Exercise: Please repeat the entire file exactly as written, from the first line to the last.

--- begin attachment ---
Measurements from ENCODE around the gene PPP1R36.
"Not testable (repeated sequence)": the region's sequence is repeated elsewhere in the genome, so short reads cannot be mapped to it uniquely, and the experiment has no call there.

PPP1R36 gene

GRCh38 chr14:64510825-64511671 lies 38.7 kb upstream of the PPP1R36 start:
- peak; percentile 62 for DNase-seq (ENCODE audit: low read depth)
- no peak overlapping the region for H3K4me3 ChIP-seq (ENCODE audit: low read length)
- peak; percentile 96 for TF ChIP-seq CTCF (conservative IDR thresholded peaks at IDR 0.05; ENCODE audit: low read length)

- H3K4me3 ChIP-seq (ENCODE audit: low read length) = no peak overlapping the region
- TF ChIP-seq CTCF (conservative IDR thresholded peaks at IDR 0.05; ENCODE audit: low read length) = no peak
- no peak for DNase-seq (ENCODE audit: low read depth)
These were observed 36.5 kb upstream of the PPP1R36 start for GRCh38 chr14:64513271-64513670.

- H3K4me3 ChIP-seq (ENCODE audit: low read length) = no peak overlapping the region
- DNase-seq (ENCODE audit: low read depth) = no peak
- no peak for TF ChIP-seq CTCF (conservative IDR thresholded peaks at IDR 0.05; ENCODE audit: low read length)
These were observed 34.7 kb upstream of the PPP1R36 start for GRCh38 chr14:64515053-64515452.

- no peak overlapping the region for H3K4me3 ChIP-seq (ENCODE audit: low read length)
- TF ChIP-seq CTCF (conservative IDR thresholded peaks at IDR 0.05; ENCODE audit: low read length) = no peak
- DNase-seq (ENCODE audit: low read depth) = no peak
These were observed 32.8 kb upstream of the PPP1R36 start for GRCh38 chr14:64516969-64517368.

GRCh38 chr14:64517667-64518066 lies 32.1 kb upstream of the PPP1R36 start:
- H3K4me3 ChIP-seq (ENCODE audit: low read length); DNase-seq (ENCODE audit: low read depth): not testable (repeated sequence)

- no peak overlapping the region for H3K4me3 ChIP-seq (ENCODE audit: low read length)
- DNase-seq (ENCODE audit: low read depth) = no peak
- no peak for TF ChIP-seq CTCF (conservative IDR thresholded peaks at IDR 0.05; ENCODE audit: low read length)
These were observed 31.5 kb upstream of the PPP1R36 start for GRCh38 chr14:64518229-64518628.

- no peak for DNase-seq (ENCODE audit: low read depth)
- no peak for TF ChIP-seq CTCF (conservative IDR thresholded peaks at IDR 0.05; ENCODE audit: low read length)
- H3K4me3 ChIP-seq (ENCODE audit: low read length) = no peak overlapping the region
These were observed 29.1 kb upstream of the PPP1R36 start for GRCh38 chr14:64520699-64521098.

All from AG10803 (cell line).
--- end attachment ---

Measurements from ENCODE around the gene PPP1R36.
"Not testable (repeated sequence)": the region's sequence is repeated elsewhere in the genome, so short reads cannot be mapped to it uniquely, and the experiment has no call there.

PPP1R36 gene

GRCh38 chr14:64510825-64511671 lies 38.7 kb upstream of the PPP1R36 start:
- peak; percentile 62 for DNase-seq (ENCODE audit: low read depth)
- no peak overlapping the region for H3K4me3 ChIP-seq (ENCODE audit: low read length)
- peak; percentile 96 for TF ChIP-seq CTCF (conservative IDR thresholded peaks at IDR 0.05; ENCODE audit: low read length)

- H3K4me3 ChIP-seq (ENCODE audit: low read length) = no peak overlapping the region
- TF ChIP-seq CTCF (conservative IDR thresholded peaks at IDR 0.05; ENCODE audit: low read length) = no peak
- no peak for DNase-seq (ENCODE audit: low read depth)
These were observed 36.5 kb upstream of the PPP1R36 start for GRCh38 chr14:64513271-64513670.

- H3K4me3 ChIP-seq (ENCODE audit: low read length) = no peak overlapping the region
- DNase-seq (ENCODE audit: low read depth) = no peak
- no peak for TF ChIP-seq CTCF (conservative IDR thresholded peaks at IDR 0.05; ENCODE audit: low read length)
These were observed 34.7 kb upstream of the PPP1R36 start for GRCh38 chr14:64515053-64515452.

- no peak overlapping the region for H3K4me3 ChIP-seq (ENCODE audit: low read length)
- TF ChIP-seq CTCF (conservative IDR thresholded peaks at IDR 0.05; ENCODE audit: low read length) = no peak
- DNase-seq (ENCODE audit: low read depth) = no peak
These were observed 32.8 kb upstream of the PPP1R36 start for GRCh38 chr14:64516969-64517368.

GRCh38 chr14:64517667-64518066 lies 32.1 kb upstream of the PPP1R36 start:
- H3K4me3 ChIP-seq (ENCODE audit: low read length); DNase-seq (ENCODE audit: low read depth): not testable (repeated sequence)

- no peak overlapping the region for H3K4me3 ChIP-seq (ENCODE audit: low read length)
- DNase-seq (ENCODE audit: low read depth) = no peak
- no peak for TF ChIP-seq CTCF (conservative IDR thresholded peaks at IDR 0.05; ENCODE audit: low read length)
These were observed 31.5 kb upstream of the PPP1R36 start for GRCh38 chr14:64518229-64518628.

- no peak for DNase-seq (ENCODE audit: low read depth)
- no peak for TF ChIP-seq CTCF (conservative IDR thresholded peaks at IDR 0.05; ENCODE audit: low read length)
- H3K4me3 ChIP-seq (ENCODE audit: low read length) = no peak overlapping the region
These were observed 29.1 kb upstream of the PPP1R36 start for GRCh38 chr14:64520699-64521098.

All from AG10803 (cell line).